Well, it’s that time of year again, when the Facebook parenting boards are full of “what is the best gift for a … year old”, followed by lots of the suggestions of the next big thing. I remember the year my eldest child turned 1 and his first Christmas (5 days apart), being overwhelmed by the number of gifts we were given, more toys than any little boy needed. I hope I am not sounding ungrateful, I know that they signified the love our extended family and friends felt for our son, and that makes me feel blessed, but accumulation of “stuff” is very stressful.
So, here are some tips on not adding to the clutter, the landfill, the waste of resources when receiving gifts this festive period:
1. Think about longevity, how long will they play for it for? A piece of equipment that will grow as your child grows is an investment. Ask friends with older children what they are still playing with a year or so down the line.
2. Think about asking a group of relatives to club together for something bigger that is worthwhile, like some outdoor play equipment.
3. If you have more than one child, think about joint presents. We have done this for the last 3 years and have had no objections from our 3 children. It has meant that we could buy a big something, instead of 3 small somethings. This year we are thinking of doing it again, and getting a play frame with slide for the garden. This may have to change as they get bigger and needs change, but so far, so good!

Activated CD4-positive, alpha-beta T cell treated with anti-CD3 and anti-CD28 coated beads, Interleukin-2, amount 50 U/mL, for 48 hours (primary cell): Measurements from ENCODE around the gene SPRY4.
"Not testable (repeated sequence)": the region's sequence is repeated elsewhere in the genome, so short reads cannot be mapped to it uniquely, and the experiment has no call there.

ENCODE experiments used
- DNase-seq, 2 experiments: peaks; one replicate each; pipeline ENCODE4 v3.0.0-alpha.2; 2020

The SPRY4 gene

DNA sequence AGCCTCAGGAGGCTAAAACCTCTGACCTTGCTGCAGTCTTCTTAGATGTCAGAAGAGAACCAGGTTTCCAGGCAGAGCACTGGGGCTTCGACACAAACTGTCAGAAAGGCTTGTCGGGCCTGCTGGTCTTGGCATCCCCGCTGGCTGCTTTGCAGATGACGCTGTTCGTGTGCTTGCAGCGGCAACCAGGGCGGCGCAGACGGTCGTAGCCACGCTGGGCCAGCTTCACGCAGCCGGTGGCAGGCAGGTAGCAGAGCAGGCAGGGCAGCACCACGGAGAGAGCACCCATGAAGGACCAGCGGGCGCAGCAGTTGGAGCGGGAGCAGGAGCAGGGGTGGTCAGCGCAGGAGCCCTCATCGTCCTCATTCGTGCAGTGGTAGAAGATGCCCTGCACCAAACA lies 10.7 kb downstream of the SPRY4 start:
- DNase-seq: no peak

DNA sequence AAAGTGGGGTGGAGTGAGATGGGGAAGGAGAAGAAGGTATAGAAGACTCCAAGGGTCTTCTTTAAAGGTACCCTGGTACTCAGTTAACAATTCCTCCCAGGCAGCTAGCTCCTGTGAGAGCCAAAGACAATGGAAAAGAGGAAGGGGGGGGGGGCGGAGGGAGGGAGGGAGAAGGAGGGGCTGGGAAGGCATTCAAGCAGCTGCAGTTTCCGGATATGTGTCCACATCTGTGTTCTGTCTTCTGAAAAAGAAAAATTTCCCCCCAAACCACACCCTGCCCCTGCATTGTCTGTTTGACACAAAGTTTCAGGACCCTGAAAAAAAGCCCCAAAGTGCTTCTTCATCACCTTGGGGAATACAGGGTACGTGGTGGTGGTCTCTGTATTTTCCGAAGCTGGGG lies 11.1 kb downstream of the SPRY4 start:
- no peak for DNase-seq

4. Think of a main present, and ask relatives to buy add ons – our Brio train set was a great example of this – we bought a set, extended family bought add on bits, and the result is the ability to make enormous train tracks. Lego and Happy Land are 2 other things that work well like that.
5. Think about experiences rather than gifts. One of the best presents we have received for the last 8 years is National Trust membership from my mum. It results in fabulous days out, all year round. My sister also gets us a pass for a local outdoor museum. The children know that that is there present from Nana and Aunty Sarah and are thrilled.
6. Think about asking a grandparent to buy a course of classes or an activity instead of a gift. One year, my mother in law bought a term of Tumble Tots classes for my eldest son. He loved them and everytime we went, I mentioned that they were a Christmas gift from his Gran, so again he didn’t feel he was missing out.
What do you think? Do you think I am being mean at this Festive time, or do you have tips to share on using less resources and celebrating?